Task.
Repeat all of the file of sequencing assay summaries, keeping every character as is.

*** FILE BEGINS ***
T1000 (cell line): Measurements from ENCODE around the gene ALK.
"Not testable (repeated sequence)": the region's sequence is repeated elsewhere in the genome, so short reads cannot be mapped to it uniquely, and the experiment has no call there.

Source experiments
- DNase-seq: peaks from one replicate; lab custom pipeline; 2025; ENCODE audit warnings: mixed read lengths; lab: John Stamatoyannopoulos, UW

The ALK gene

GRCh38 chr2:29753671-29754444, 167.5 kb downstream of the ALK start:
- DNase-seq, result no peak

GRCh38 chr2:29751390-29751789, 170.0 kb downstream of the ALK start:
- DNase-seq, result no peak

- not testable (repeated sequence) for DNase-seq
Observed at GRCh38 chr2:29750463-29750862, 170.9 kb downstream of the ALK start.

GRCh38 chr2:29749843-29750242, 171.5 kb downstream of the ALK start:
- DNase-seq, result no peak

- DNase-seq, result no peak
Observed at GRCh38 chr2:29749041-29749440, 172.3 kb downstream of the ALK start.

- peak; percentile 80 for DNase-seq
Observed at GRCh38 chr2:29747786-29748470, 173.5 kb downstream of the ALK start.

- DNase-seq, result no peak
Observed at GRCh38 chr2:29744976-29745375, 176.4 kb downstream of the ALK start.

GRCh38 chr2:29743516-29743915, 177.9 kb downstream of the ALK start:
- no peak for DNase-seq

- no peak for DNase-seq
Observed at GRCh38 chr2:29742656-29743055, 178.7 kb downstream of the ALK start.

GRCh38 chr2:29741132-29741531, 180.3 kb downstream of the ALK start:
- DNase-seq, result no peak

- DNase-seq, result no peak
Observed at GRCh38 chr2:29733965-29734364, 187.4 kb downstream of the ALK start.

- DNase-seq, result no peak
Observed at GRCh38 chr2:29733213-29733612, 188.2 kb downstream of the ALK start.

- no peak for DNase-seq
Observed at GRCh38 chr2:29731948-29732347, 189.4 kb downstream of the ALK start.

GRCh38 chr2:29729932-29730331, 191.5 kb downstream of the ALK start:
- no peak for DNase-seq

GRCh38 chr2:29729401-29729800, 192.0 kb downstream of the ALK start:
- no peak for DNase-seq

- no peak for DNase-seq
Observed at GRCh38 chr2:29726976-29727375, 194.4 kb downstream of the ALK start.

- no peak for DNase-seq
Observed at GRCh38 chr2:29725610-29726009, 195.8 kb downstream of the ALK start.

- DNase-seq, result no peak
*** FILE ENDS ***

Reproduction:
T1000 (cell line): Measurements from ENCODE around the gene ALK.
"Not testable (repeated sequence)": the region's sequence is repeated elsewhere in the genome, so short reads cannot be mapped to it uniquely, and the experiment has no call there.

Source experiments
- DNase-seq: peaks from one replicate; lab custom pipeline; 2025; ENCODE audit warnings: mixed read lengths; lab: John Stamatoyannopoulos, UW

The ALK gene

GRCh38 chr2:29753671-29754444, 167.5 kb downstream of the ALK start:
- DNase-seq, result no peak

GRCh38 chr2:29751390-29751789, 170.0 kb downstream of the ALK start:
- DNase-seq, result no peak

- not testable (repeated sequence) for DNase-seq
Observed at GRCh38 chr2:29750463-29750862, 170.9 kb downstream of the ALK start.

GRCh38 chr2:29749843-29750242, 171.5 kb downstream of the ALK start:
- DNase-seq, result no peak

- DNase-seq, result no peak
Observed at GRCh38 chr2:29749041-29749440, 172.3 kb downstream of the ALK start.

- peak; percentile 80 for DNase-seq
Observed at GRCh38 chr2:29747786-29748470, 173.5 kb downstream of the ALK start.

- DNase-seq, result no peak
Observed at GRCh38 chr2:29744976-29745375, 176.4 kb downstream of the ALK start.

GRCh38 chr2:29743516-29743915, 177.9 kb downstream of the ALK start:
- no peak for DNase-seq

- no peak for DNase-seq
Observed at GRCh38 chr2:29742656-29743055, 178.7 kb downstream of the ALK start.

GRCh38 chr2:29741132-29741531, 180.3 kb downstream of the ALK start:
- DNase-seq, result no peak

- DNase-seq, result no peak
Observed at GRCh38 chr2:29733965-29734364, 187.4 kb downstream of the ALK start.

- DNase-seq, result no peak
Observed at GRCh38 chr2:29733213-29733612, 188.2 kb downstream of the ALK start.

- no peak for DNase-seq
Observed at GRCh38 chr2:29731948-29732347, 189.4 kb downstream of the ALK start.

GRCh38 chr2:29729932-29730331, 191.5 kb downstream of the ALK start:
- no peak for DNase-seq

GRCh38 chr2:29729401-29729800, 192.0 kb downstream of the ALK start:
- no peak for DNase-seq

- no peak for DNase-seq
Observed at GRCh38 chr2:29726976-29727375, 194.4 kb downstream of the ALK start.

- no peak for DNase-seq
Observed at GRCh38 chr2:29725610-29726009, 195.8 kb downstream of the ALK start.

- DNase-seq, result no peak